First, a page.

Additional Savings Options
Individual Development Account (IDA)
IDAs are matched savings accounts.
- When an account is matched, it means another organization such as a foundation, corporation, or government entity agrees to add money to your account to match the money you deposit and save.
- Organizations will sometimes match the money people save in IDAs to encourage low-income families to save money on a regular basis.
- IDAs are based on the concept that asset building is necessary to break the cycle of poverty, and to help families become financially independent.
- Asset building refers to people purchasing or holding items that will help them financially in the future.
- Organizations involved in IDA programs want to help low-income families become self-sufficient.
If you open an IDA, the money must be used for a specific purpose. Allowable purposes include:
- Job training
- College education
- Small business start-up
- Home purchase
529 College Savings Plan
A 529 plan is an education savings plan operated by a state or educational institution. It is designed to help families set aside funds to pay for future college costs.
There are two kinds of plans: prepaid tuition and savings. Every state offers at least one kind of 529 plan.
- Investments grow tax deferred, and distributions are not subject to federal tax, and often state tax, if they are used for eligible college costs of the beneficiary.
- Plan assets are professionally managed either by the state’s treasury office or by an outside investment firm hired as the program manager.
- Everyone is eligible; there are no income limitations or age restrictions.
How to Choose the Best Investment
Strategies for Choosing the Best Investment
- Learn as much as you can about the investment from the prospectus (a formal, legal document required by and filed with the Securities and Exchange Commission) financial magazines, and the plan administrator.
- Remember that past performance is not a guarantee of future performance.
- Consider how long you plan to keep your money in the investment. If you invest over time, you are more able to ride out the ups and downs of the stock market.
- You can protect yourself from the risk of investing all of your money at the wrong time by following a consistent pattern of adding new money to your investment over a long period of time. By making regular investments with the same amount of money each time, you will buy more of an investment when its price is low and less of the investment when the price is high.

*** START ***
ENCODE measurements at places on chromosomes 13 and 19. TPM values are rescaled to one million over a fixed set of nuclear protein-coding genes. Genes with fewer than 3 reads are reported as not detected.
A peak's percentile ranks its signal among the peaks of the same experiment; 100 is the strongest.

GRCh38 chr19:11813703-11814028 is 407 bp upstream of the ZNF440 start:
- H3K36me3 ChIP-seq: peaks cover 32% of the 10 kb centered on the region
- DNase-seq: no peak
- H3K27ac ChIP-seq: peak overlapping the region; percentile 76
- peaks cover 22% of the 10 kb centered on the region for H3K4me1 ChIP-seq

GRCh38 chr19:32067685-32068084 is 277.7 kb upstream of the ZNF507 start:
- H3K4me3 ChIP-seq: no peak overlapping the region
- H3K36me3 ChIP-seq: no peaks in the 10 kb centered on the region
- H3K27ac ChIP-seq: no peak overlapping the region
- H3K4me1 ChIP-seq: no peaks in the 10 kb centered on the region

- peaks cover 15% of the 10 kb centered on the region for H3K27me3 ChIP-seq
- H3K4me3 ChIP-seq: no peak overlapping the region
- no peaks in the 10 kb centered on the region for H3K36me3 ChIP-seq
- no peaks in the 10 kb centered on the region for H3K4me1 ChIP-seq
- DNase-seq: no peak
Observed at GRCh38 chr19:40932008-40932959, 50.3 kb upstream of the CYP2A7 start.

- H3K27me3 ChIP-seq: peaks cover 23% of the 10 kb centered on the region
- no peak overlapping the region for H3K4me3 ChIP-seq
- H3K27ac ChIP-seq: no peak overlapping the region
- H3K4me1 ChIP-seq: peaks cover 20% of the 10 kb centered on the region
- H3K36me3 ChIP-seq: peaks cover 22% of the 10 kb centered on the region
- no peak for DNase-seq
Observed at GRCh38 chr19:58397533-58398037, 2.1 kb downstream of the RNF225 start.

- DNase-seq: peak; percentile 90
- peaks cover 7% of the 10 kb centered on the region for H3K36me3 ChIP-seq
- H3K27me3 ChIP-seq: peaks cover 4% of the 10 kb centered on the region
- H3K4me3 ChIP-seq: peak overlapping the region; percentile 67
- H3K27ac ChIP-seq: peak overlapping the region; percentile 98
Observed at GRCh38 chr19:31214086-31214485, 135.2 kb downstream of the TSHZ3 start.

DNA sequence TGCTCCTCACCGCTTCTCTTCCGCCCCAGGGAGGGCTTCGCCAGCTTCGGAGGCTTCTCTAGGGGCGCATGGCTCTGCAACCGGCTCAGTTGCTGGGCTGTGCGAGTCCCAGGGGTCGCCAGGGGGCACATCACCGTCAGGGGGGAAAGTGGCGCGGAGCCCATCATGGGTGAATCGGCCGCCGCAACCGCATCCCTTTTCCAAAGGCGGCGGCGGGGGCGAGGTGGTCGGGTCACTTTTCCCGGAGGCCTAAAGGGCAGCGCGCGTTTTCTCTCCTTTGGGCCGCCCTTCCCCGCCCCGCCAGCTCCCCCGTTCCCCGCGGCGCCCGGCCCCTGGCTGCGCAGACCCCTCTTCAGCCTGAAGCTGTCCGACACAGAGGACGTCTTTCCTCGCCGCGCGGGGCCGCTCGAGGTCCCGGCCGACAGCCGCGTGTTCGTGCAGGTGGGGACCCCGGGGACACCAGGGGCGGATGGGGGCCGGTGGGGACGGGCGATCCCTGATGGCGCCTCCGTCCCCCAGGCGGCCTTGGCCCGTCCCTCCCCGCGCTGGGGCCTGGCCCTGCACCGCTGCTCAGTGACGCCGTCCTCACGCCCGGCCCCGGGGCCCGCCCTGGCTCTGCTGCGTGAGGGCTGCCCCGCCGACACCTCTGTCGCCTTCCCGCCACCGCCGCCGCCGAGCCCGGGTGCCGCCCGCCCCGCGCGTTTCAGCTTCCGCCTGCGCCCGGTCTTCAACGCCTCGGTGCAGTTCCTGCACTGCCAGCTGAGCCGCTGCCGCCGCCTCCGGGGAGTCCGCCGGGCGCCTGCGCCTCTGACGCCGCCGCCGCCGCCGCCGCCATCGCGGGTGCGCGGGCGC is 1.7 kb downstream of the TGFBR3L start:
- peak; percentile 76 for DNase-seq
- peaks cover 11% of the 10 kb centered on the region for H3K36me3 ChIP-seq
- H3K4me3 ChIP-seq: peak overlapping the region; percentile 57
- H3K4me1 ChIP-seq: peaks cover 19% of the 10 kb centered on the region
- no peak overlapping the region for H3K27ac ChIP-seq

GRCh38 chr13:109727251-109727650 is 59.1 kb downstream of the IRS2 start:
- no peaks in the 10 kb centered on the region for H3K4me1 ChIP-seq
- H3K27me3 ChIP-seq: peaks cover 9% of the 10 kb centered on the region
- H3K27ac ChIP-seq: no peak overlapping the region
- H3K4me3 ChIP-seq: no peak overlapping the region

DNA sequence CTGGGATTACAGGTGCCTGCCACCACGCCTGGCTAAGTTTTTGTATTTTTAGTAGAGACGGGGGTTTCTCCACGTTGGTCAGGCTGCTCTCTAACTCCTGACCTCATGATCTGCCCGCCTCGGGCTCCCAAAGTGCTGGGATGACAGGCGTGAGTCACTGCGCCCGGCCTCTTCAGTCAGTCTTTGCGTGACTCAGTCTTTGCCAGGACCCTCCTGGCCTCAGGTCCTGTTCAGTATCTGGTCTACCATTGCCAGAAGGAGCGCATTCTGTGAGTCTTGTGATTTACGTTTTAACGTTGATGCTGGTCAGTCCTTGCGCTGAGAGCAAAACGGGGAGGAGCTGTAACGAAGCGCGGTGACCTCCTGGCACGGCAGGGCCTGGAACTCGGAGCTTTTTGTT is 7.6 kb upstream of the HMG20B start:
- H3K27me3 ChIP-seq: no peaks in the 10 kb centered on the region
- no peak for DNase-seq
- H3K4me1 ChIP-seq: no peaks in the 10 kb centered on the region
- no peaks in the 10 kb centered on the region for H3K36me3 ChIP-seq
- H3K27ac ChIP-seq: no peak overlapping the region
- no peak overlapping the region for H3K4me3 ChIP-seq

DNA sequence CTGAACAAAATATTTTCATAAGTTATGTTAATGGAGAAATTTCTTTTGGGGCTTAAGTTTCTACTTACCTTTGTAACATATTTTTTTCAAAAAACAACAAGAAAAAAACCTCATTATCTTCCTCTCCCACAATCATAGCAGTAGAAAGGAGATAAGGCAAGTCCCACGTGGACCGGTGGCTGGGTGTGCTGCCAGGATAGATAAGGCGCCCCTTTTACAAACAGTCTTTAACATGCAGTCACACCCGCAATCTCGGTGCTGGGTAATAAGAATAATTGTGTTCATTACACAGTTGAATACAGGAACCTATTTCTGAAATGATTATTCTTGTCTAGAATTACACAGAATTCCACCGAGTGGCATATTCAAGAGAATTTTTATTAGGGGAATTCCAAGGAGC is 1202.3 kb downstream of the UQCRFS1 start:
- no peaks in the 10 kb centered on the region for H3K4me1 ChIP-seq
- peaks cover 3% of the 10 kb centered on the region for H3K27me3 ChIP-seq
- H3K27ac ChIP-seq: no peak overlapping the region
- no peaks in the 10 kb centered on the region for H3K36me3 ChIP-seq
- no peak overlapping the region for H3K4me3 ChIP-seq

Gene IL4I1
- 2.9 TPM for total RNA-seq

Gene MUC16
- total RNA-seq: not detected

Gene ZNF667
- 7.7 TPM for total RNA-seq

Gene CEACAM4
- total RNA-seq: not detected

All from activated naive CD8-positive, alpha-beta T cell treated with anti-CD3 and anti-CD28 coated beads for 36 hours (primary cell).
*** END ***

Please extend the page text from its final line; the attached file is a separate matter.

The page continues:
- You should have a mix of investment products that reflect your needs for return, safety, and long-term savings.
- Re-evaluate your investments from time to time. You ideal composition of investment products will shift over time.
- Determine how much risk you are willing to tolerate. Remember, there is a trade-off between risk and return.
- Ask your employer about any retirement accounts that are offered through work.
- Learn more about investment options from your bank’s customer service representative or a reputable financial advisor.
- Do not invest in anything you do not fully understand. Be wary of unsolicited offers you hear about stocks being promoted for sale when you cannot find many details about the company.
- Visit investor.gov.
Remember, investments are NOT federally insured. You could lose the interest AND the principal of your investment.
Saving for Retirement
Saving for Retirement Tips
- Define and set a goal – online calculators can help you plan for how much you need to save for retirement.
- Make the most of your paychecks until retirement by cutting back on unnecessary expenses. Try to reduce or eliminate debt.
- Contribute as much as you can to your employer’s retirement plan. Ask your employer for a “summary plan description.” It describes in plain English your rights under the plan. Make the most of your paychecks until retirement by cutting back on unnecessary expenses.
- Open an IRA – IRAs are easy to get. Find out more about IRAs from your bank or financial institution.
- Do not touch your retirement savings. If you withdraw your retirement savings now, you’ll lose principal and interest and you may lose tax benefits or have to pay withdrawal penalties. If you change jobs, leave your savings invested in your current retirement plan, or roll them over to an IRA or your new employer’s plan.